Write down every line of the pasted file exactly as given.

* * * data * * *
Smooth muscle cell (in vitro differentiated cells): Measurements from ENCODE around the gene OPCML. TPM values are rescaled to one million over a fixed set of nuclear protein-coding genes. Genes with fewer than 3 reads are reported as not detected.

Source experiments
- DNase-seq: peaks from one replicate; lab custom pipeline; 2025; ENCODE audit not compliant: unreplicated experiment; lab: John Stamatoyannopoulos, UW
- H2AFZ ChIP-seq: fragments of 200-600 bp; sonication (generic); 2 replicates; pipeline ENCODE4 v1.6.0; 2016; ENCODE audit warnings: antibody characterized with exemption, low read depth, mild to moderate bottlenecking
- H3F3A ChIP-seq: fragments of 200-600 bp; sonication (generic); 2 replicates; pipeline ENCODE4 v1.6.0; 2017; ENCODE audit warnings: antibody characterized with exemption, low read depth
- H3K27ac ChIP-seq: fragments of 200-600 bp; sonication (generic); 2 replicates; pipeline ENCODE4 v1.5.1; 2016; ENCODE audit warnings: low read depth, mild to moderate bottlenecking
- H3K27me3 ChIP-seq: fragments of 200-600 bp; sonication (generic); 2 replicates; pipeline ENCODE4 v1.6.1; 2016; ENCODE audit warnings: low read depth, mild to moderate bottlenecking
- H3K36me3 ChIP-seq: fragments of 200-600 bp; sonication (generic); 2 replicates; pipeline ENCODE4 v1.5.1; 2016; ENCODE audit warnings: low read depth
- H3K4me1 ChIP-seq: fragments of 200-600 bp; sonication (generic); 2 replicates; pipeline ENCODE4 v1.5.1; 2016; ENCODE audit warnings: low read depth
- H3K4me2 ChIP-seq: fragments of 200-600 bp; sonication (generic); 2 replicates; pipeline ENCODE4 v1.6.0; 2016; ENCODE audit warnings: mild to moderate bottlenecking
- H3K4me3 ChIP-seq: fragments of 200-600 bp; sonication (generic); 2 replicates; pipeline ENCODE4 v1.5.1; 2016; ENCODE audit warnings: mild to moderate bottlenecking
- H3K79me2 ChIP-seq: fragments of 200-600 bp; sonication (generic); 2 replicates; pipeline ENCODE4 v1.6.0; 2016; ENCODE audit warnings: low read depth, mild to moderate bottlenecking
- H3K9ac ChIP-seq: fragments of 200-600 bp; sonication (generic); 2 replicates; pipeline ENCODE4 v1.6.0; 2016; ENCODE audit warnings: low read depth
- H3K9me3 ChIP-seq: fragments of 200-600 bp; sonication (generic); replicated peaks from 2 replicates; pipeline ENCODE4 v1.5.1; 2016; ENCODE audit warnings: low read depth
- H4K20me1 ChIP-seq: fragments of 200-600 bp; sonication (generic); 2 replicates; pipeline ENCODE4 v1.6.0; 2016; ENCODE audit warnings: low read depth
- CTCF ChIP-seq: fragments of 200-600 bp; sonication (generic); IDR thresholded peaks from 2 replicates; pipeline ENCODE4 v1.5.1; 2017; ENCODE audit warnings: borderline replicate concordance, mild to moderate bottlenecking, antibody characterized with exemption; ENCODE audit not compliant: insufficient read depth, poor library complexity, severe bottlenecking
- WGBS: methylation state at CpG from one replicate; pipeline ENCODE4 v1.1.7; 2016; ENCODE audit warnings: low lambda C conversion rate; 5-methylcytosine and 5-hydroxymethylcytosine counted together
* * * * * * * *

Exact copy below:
Smooth muscle cell (in vitro differentiated cells): Measurements from ENCODE around the gene OPCML. TPM values are rescaled to one million over a fixed set of nuclear protein-coding genes. Genes with fewer than 3 reads are reported as not detected.

Source experiments
- DNase-seq: peaks from one replicate; lab custom pipeline; 2025; ENCODE audit not compliant: unreplicated experiment; lab: John Stamatoyannopoulos, UW
- H2AFZ ChIP-seq: fragments of 200-600 bp; sonication (generic); 2 replicates; pipeline ENCODE4 v1.6.0; 2016; ENCODE audit warnings: antibody characterized with exemption, low read depth, mild to moderate bottlenecking
- H3F3A ChIP-seq: fragments of 200-600 bp; sonication (generic); 2 replicates; pipeline ENCODE4 v1.6.0; 2017; ENCODE audit warnings: antibody characterized with exemption, low read depth
- H3K27ac ChIP-seq: fragments of 200-600 bp; sonication (generic); 2 replicates; pipeline ENCODE4 v1.5.1; 2016; ENCODE audit warnings: low read depth, mild to moderate bottlenecking
- H3K27me3 ChIP-seq: fragments of 200-600 bp; sonication (generic); 2 replicates; pipeline ENCODE4 v1.6.1; 2016; ENCODE audit warnings: low read depth, mild to moderate bottlenecking
- H3K36me3 ChIP-seq: fragments of 200-600 bp; sonication (generic); 2 replicates; pipeline ENCODE4 v1.5.1; 2016; ENCODE audit warnings: low read depth
- H3K4me1 ChIP-seq: fragments of 200-600 bp; sonication (generic); 2 replicates; pipeline ENCODE4 v1.5.1; 2016; ENCODE audit warnings: low read depth
- H3K4me2 ChIP-seq: fragments of 200-600 bp; sonication (generic); 2 replicates; pipeline ENCODE4 v1.6.0; 2016; ENCODE audit warnings: mild to moderate bottlenecking
- H3K4me3 ChIP-seq: fragments of 200-600 bp; sonication (generic); 2 replicates; pipeline ENCODE4 v1.5.1; 2016; ENCODE audit warnings: mild to moderate bottlenecking
- H3K79me2 ChIP-seq: fragments of 200-600 bp; sonication (generic); 2 replicates; pipeline ENCODE4 v1.6.0; 2016; ENCODE audit warnings: low read depth, mild to moderate bottlenecking
- H3K9ac ChIP-seq: fragments of 200-600 bp; sonication (generic); 2 replicates; pipeline ENCODE4 v1.6.0; 2016; ENCODE audit warnings: low read depth
- H3K9me3 ChIP-seq: fragments of 200-600 bp; sonication (generic); replicated peaks from 2 replicates; pipeline ENCODE4 v1.5.1; 2016; ENCODE audit warnings: low read depth
- H4K20me1 ChIP-seq: fragments of 200-600 bp; sonication (generic); 2 replicates; pipeline ENCODE4 v1.6.0; 2016; ENCODE audit warnings: low read depth
- CTCF ChIP-seq: fragments of 200-600 bp; sonication (generic); IDR thresholded peaks from 2 replicates; pipeline ENCODE4 v1.5.1; 2017; ENCODE audit warnings: borderline replicate concordance, mild to moderate bottlenecking, antibody characterized with exemption; ENCODE audit not compliant: insufficient read depth, poor library complexity, severe bottlenecking
- WGBS: methylation state at CpG from one replicate; pipeline ENCODE4 v1.1.7; 2016; ENCODE audit warnings: low lambda C conversion rate; 5-methylcytosine and 5-hydroxymethylcytosine counted together